"U.S. Bank Plan May Fail, Bonds Will Rally, PGI Says (Update1)
By Theresa Barraclough
March 24 (Bloomberg) -- Treasury Secretary Timothy Geithner’s plan to remove toxic assets from banks’ balance sheets may fail, causing government bonds to rally, according to Principal Global Investors.
“In an environment of falling asset prices, people do not want to borrow to buy assets regardless of how cheap the finance is,” said Guthrie Williamson, a Sydney-based portfolio manager at PGI who helps oversee $228 billion globally. “Banks might not want to sell them at a price below where they are valuing them on their books as this is crystallizing a loss, while fund managers will want to buy them cheaply and they will have their own equity at stake.”
Stock-market rallies will be short-lived, he said. Japan’s 10-year yields will decline 16.5 basis points to 1.1 percent and similar Treasury yields will slide 41 basis points to 2.25 percent by June 30, he said.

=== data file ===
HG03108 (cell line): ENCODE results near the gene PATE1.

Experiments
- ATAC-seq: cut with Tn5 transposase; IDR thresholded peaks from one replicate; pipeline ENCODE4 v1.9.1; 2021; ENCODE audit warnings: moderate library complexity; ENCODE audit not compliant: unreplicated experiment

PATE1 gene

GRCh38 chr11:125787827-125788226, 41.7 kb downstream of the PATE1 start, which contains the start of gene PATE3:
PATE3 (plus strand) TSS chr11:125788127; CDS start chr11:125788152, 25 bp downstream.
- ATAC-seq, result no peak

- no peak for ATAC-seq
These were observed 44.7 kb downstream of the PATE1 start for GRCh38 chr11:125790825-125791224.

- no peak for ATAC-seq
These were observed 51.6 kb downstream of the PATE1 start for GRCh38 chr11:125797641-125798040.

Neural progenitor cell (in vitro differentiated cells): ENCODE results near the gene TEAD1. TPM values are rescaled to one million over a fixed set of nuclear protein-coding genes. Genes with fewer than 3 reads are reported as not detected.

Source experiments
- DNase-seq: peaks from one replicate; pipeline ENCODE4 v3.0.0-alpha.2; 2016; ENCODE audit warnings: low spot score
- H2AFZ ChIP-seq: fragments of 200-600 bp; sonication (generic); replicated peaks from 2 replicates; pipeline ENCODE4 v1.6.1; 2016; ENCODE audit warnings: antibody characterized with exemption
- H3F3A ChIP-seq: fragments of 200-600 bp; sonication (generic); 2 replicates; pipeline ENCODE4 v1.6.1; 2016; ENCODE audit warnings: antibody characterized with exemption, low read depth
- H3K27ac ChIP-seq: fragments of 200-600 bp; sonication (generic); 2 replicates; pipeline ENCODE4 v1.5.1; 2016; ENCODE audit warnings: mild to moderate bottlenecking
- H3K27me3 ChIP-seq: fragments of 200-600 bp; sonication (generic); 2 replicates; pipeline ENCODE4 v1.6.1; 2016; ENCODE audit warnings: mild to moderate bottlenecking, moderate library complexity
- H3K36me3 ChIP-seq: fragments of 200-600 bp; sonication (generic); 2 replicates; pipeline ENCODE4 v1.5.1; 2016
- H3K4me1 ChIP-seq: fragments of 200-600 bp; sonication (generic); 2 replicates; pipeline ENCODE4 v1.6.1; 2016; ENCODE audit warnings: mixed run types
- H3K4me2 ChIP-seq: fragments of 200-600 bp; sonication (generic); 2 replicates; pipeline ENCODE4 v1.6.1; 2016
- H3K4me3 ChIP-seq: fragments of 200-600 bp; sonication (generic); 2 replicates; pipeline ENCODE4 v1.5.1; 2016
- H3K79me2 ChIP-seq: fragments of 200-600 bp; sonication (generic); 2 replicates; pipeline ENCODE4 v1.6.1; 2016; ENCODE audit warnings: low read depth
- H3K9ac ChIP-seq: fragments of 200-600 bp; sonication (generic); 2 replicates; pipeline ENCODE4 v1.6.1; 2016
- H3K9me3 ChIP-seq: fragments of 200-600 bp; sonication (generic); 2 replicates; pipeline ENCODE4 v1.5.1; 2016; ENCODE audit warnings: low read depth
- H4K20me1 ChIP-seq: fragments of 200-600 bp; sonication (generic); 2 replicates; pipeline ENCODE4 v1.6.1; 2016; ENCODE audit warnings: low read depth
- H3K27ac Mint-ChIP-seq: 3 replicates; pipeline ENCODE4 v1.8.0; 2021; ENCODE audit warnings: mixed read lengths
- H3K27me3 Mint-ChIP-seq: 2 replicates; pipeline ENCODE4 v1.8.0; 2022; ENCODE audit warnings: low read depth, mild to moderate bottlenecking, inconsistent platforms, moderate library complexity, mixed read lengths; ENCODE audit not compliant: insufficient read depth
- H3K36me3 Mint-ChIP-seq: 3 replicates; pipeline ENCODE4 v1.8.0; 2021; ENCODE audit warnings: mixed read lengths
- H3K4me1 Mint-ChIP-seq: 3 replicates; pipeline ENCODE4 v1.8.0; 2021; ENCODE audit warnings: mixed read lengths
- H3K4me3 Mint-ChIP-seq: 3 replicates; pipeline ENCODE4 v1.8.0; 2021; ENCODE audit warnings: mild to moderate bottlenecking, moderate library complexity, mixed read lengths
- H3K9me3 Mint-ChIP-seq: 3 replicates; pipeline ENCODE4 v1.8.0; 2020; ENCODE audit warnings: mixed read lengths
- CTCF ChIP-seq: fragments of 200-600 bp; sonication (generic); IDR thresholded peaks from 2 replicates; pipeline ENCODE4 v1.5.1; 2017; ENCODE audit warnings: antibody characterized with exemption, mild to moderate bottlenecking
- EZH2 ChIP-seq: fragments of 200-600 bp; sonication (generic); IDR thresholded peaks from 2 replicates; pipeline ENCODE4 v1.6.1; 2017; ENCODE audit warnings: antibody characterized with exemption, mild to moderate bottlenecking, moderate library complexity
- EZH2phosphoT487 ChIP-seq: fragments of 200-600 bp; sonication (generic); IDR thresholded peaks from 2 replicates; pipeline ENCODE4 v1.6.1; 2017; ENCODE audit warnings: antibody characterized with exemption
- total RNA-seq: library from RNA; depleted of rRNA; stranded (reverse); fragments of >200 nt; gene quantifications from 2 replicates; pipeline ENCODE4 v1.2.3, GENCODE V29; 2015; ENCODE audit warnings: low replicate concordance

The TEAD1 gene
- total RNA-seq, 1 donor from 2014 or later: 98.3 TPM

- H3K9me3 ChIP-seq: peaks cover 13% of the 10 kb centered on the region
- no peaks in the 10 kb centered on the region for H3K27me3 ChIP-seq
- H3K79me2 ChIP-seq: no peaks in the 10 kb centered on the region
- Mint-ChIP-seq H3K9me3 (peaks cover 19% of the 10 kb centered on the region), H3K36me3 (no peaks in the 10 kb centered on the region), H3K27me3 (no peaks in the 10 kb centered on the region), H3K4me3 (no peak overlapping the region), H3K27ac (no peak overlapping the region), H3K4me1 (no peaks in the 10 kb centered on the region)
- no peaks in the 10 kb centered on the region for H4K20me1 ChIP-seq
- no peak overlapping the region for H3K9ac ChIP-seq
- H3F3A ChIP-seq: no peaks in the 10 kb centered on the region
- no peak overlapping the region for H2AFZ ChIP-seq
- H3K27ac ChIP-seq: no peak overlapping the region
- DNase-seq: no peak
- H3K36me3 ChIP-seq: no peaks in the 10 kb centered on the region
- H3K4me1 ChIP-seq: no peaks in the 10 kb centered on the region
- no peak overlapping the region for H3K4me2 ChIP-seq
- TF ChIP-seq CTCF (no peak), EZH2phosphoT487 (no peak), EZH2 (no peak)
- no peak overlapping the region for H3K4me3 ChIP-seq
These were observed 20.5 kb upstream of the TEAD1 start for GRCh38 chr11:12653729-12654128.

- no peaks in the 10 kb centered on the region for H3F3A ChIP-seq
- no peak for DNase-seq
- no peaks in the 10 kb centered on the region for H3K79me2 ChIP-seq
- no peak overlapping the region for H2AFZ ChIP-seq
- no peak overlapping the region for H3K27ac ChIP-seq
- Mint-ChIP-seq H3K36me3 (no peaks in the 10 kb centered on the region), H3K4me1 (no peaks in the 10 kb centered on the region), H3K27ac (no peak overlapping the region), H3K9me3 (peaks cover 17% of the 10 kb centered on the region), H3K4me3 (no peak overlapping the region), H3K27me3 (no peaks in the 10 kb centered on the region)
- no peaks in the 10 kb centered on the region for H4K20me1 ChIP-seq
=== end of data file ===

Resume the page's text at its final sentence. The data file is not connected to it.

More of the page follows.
Equities surged around the world after U.S. President Barack Obama said he is “very confident” the plan to use as much as $100 billion of the Treasury’s remaining bank-rescue funds to finance purchases of illiquid real-estate assets will unlock credit markets. The Standard & Poor’s 500 Index yesterday advanced by the most since October and the Nikkei 225 Stock Average increased for a second day today.
Bearish Risky Assets
“The equity market is on drugs,” Williamson said. “I am skeptical, bearish on risky assets and bullish on government bonds.”
The yield on 10-year U.S. Treasuries climbed two basis points to 2.67 percent today and similar-dated Japanese yields declined half a basis point to 1.26 percent. A basis point is 0.01 percentage point.
“Although stock markets reacted optimistically to the plan, the Japanese bond market hasn’t,” said Takashi Nishimura, a Tokyo-based analyst at Mitsubishi UFJ Securities Co., a unit of Japan’s largest bank by assets. “The bond market is very cautious about Geithner’s plan.”
Ten-year Treasury yields will climb to 2.76 percent and yields on similar-dated Japanese debt will slide to 1.25 percent, according to Bloomberg surveys of economists, which place heavier weightings on more recent forecasts.
Should Williamson’s predictions prove accurate, investors who buy U.S. debt today would make a return of 4.2 percent by the end of June, according to Bloomberg calculations. Japanese bond investors would make a 1.8 percent return, Bloomberg calculations show."